Many writers regard writing is “anti-social” because it is a lonely exercise – poem or prose is produced by one individual, sitting in a closed room, disconnected from the outside world, focusing on his/her own thoughts.
However blogging – especially if it is a group blog – that is blog written for a product or service team, it involves less individual writing but more curation – collecting people’s inputs. Here is a good example of a CEO blog and that of a group blog.
Group blogs should source expert inputs of team members. Then again, the assembly line of a blog should extend beyond the team or organisational boundry to source the inputs of ideators participating in conversations happening around the same topic in social media networks.
However, in most cases, creating a blog becomes the job of a public relation or corporate communication department. And creating a group blog never becomes a group exercise – there are no brain storming and team participation. Team members do not know what blog is created and when it is published, until they happen to see it after it is published in the corporate website.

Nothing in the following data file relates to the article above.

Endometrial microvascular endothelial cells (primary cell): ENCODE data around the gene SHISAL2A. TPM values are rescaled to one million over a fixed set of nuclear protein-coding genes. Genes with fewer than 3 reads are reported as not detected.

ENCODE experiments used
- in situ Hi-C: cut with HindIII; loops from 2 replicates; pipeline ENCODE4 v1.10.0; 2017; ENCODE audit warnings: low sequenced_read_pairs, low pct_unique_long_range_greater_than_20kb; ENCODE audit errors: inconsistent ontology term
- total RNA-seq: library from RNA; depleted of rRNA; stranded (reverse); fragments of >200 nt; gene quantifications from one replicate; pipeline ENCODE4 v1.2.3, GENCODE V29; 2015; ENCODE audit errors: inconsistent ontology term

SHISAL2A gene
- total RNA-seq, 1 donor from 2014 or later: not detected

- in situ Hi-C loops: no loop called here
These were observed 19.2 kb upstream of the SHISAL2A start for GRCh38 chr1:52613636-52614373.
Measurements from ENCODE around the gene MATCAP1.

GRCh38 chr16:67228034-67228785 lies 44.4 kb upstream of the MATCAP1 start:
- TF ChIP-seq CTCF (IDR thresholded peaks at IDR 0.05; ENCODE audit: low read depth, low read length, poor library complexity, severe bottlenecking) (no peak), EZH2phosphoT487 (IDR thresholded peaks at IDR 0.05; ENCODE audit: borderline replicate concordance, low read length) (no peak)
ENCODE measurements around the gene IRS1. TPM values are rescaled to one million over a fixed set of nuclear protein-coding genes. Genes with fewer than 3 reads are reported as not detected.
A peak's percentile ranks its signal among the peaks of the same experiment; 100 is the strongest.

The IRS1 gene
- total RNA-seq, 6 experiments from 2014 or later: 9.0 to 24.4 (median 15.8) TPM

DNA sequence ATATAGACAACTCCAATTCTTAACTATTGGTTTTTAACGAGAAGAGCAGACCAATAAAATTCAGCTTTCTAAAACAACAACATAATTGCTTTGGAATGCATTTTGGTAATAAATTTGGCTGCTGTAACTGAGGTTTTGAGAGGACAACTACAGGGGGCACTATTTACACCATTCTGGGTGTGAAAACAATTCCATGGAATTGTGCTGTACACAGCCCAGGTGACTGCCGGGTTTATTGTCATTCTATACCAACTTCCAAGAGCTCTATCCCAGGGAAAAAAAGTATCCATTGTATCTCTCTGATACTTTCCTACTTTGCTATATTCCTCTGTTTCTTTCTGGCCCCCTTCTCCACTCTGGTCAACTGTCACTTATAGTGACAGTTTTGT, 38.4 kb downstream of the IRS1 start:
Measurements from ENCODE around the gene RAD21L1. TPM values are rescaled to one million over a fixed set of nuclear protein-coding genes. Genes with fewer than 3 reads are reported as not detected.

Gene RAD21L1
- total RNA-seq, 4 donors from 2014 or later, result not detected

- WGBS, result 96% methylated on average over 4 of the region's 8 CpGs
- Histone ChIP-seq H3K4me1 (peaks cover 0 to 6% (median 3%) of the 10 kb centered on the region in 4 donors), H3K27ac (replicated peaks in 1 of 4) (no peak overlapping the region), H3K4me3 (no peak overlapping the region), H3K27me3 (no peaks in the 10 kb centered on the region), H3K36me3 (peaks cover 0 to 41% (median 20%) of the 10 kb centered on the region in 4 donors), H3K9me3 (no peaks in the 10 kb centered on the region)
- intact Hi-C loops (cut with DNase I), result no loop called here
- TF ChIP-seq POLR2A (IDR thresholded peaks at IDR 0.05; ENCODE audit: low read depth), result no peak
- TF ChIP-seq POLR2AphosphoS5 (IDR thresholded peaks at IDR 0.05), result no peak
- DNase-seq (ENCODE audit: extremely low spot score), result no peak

Taking advantage of the networked workspace, it is possible to create an exclusive social media mailing list where the blog theme or social media editorial calendar can be shared and inputs from memebers can be collected.
There is a need for whoever writes the blog to play the role of a corporate reporter, sending out questions, creating surveys or polls, to source internal expert inputs for “mobilising” social media content. When internal voices are heard and moderated, the group blog can play its own role as a knowledge management tool too, boosting the morale and employee participation.
Equally, important is the need to listen to social conversations around the blog theme to quote the excerpts of external expert views. Usually, a blog with more external back-links can have more engagability – having the potential to generate retweets, back-links, and bookmarks.
Metaporically, group blogs are like children born as a result of the marriage between suitable ideas of internal and external participants. Hence, when it comes to creating group blogs, companies should focus on encouraging participation of internal stakeholders, as well as participating in external social conversations.